IPTV: Coming soon to a town near you
Smaller operators are using IPTV to deliver a richer palette of services, but it’s not easy.
Tier 2 and Tier 3 communications service providers (CSPs) have been riding the migration of video toward IP in order to bring advanced services to less densely populated areas in the U.S.
With IP-based video technology maturing, there is a growing number of smaller companies able to provide subscribers in their typically exurban-to-rural areas with services and features that include larger packages of top-ranked channels (with more of those channels in HD), multi-room DVR, TV Everywhere-type services and hybrid features like Caller ID on TV.
The issue is the rate of the transition, and under what circumstances, which include myriad variations in network type and architecture, network gear, customer premises equipment (CPE), and services offered and other business strategies.
There is nothing even vaguely homogeneous about the circumstances of Tier 2 and Tier 3 CSPs, but if there is one factor that provides a neat division into two categories, it is provenance in either the cable or telco side of the business (with the over-builder experience frequently similar to that of the telcos).
Many former phone companies have jumped straight to IPTV, defining “IPTV” as having an IP-based network transmitting everything, including video, in IP format. AT&T U-verse is the most extensive example, but there are scores of others whose networks range from DSL-based networks like AT&T’s to fiber-to-the-home (FTTH) systems.
It turned out that as a class, telcos ended up with a fairly large share of broadband stimulus money. The program was aimed at extending the availability of broadband services in areas that are more remote and/or less affluent, but for the telcos that are adding to existing IP networks or that are migrating to an IP network, those services can naturally include IPTV.
On the cable side, no big U.S. MSO has gone the full-on IPTV route yet, and the number of Tier 2 and Tier 3 cable operators that have tried it remains small.
The difference is economic. Cable companies already have video delivery networks – networks that don’t easily support IP. Scrapping their HFC networks and writing off that investment is not an option.
Of course, cable companies have parallel DOCSIS networks that constitute a means to migrate to all-IP, and they are being used for that purpose. Broadband customers started using cable operators’ IP-based DOCSIS channels to access streaming video sources such as Amazon and YouTube. MSOs eventually began to offer streaming on-demand and to support delivery of video to mobile devices.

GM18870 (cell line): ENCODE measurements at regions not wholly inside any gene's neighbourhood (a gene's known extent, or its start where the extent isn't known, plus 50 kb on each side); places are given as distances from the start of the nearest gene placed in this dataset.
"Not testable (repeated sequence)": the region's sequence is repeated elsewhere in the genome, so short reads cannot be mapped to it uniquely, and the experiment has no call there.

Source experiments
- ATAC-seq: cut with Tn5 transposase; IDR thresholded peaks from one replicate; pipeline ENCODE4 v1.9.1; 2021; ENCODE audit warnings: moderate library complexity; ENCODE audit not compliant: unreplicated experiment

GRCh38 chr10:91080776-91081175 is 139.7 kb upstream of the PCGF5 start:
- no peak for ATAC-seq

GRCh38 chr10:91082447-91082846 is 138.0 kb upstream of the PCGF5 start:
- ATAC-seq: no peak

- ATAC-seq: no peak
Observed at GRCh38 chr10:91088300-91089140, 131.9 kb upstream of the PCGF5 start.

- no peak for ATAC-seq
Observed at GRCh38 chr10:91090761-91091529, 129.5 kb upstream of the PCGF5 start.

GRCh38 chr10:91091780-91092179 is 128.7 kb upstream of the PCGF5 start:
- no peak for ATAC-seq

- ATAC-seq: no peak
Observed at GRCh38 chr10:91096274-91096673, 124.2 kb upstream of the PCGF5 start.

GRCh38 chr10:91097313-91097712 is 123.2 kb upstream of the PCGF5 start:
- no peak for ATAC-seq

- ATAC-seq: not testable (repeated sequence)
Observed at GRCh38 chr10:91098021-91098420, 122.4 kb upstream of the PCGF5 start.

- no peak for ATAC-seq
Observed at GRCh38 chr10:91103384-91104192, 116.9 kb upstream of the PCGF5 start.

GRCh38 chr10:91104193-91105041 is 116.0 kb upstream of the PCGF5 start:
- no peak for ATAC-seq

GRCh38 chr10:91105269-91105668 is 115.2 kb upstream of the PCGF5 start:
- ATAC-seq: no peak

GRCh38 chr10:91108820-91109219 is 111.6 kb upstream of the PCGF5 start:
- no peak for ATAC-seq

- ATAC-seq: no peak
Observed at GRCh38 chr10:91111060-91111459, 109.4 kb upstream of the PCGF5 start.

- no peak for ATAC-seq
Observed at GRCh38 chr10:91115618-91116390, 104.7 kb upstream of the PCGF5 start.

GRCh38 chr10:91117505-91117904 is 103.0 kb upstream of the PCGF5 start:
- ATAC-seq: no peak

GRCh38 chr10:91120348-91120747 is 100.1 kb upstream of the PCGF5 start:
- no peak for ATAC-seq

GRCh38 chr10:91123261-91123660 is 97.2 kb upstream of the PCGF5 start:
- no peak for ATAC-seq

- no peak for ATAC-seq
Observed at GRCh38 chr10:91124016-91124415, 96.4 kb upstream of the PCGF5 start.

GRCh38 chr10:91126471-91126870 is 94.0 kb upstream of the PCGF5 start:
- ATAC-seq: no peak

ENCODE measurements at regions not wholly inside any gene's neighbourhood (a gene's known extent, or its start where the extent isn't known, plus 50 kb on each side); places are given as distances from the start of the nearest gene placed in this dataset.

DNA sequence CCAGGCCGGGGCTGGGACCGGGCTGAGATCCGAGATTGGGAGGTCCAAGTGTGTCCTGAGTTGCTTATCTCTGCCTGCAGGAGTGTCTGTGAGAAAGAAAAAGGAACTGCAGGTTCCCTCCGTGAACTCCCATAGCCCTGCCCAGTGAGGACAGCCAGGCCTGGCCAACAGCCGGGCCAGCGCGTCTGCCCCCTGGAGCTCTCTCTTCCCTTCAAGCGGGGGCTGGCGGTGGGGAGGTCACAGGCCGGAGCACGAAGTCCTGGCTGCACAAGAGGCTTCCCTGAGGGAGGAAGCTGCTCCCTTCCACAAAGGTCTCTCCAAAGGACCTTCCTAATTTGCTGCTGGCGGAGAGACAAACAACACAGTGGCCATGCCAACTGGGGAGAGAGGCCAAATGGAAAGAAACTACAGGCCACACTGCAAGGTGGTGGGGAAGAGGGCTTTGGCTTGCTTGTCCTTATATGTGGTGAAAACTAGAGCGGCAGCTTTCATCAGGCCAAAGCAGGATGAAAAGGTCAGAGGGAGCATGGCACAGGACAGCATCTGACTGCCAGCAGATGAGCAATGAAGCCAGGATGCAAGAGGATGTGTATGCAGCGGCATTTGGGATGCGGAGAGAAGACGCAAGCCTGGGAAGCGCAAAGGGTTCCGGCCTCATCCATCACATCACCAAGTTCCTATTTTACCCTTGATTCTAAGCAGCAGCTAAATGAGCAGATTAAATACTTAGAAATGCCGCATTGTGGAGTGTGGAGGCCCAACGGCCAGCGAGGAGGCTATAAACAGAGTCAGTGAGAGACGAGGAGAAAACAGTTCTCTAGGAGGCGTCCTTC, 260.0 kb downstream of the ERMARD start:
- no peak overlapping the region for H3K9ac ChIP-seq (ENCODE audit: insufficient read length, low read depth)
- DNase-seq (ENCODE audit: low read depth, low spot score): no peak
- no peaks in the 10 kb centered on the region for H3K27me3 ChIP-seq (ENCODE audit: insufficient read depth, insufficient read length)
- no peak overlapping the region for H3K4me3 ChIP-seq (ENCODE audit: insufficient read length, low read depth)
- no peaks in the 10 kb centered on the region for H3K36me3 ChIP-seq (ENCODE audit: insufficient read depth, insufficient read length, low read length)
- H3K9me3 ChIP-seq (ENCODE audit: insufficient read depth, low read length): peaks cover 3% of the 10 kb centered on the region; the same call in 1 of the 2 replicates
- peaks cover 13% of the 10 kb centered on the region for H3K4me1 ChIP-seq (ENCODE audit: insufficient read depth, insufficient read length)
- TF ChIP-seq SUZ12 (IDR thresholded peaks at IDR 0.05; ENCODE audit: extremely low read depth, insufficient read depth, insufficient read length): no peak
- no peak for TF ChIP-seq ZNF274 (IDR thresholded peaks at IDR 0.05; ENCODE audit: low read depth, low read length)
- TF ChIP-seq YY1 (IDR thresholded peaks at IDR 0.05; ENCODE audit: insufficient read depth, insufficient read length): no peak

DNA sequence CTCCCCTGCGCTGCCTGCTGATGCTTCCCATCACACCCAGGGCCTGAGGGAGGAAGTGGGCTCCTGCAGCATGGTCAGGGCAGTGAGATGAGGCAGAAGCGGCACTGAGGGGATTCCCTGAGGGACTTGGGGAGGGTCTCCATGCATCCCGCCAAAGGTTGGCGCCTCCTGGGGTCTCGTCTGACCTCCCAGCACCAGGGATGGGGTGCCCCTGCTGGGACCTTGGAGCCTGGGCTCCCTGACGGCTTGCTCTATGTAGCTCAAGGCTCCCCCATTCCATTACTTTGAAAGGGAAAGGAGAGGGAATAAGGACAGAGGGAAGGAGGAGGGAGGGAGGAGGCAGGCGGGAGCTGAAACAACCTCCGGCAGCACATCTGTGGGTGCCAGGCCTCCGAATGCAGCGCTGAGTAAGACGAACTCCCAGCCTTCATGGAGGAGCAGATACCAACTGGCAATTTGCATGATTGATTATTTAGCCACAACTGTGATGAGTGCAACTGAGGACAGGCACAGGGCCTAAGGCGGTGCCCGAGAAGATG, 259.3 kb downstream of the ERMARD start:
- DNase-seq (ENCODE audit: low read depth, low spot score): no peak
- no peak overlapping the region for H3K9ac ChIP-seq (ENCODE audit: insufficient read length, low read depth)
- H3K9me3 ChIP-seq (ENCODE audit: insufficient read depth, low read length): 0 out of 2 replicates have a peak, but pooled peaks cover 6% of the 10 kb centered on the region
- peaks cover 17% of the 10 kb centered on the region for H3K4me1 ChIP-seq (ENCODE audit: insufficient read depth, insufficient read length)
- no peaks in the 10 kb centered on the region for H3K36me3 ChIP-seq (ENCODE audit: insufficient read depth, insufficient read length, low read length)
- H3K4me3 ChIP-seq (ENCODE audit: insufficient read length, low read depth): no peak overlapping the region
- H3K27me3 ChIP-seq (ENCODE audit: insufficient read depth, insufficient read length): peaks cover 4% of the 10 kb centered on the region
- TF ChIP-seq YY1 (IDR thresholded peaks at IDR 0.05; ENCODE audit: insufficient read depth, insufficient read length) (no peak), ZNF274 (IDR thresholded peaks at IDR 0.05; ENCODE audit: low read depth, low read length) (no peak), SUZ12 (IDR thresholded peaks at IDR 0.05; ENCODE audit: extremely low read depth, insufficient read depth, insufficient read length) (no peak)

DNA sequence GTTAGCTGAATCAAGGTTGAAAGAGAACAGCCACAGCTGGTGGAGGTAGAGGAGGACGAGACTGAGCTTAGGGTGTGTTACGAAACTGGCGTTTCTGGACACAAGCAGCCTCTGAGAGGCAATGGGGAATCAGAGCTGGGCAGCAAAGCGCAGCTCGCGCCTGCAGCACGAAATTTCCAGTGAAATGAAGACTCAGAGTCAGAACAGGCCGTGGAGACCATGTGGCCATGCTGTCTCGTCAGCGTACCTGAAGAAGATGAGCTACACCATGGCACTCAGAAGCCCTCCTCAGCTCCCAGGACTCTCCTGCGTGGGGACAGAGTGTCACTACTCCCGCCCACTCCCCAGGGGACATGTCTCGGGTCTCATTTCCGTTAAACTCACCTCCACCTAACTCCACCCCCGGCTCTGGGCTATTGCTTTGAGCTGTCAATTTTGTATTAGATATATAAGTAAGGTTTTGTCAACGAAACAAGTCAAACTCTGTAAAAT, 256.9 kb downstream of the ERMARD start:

Over-the-top (OTT), TV Everywhere and multi-screen services are IP TV. Of course, the battle to maintain the space between “IP” and “TV” when describing those services was lost before it began. From technologists’ perspective, the distinctions between IPTV and different types of IP TV (with a space) are significant, so the term always threatens to be a source of confusion, but look at it from the consumer perspective: It’s all video, and few subscribers care about the delivery details.
The shift to IP is being driven by two major trends: the rapid increase in the consumption of video on mobile devices and the need to find efficiencies from infrastructure/delivery.
On the plus side, IP has been around for so long and has become so intrinsic in networking that the cost of running an IP-based network keeps dropping, and IP networking is certain to be around for many, many years to come.
On the down side, IP was not designed to support video, and progress in IP video networks has been fitful. On the telco side, evolution has been gradual.
On the cable side, operators are finding there simply isn’t a good IPTV solution available yet. Buckeye CableSystem put out an RFP for IPTV systems, and that was the conclusion it drew, noted Ken Wright, principal of Wright Solutions and technology advisor to the National Cable Television Cooperative.
The NCTC has long helped its members leverage their combined numbers to negotiate programming contracts. In the past year or so, the organization has added a focus on providing a similar service, only with technology procurement.
“For an incumbent cable operator with the typical cable plant, IPTV is difficult,” Wright said. “Cable operators will have to move to all-IP in a very controlled manner.”
That starts with several possible options, including active support of over-the-top, or a TV Everywhere-type service, or supporting multi-screen delivery.
How those services are implemented – or in what order, with what business strategy – is different from one cable operator to the next.
Some companies rely on their equipment vendors to build such systems. On the other extreme, Wright noted: “Massillon built its own TV Everywhere, with its own authentication platform. It doesn’t have all the bells and whistles, but it works, and other companies have adopted it.”
A middle approach, he observed, would be to deploy hybrid gateways – CPE that can take MPEG video and convert it to an IP format for distribution to a second TV, or to PCs or mobile devices in the home.
“A lot of vendors will pitch the whole system, from ingest to transcoding to packaging, encryption and DRM, CDN, all the way down to the player and the middleware – they’ll pitch an end-to-end solution, and it looks good to some of the smaller guys,” observed David Helfrick, a principal consultant with IBB Consulting. “But then it goes back to one of their number one requirements of not wanting to be locked into a single vendor, not wanting TV in a box. There’s always that battle.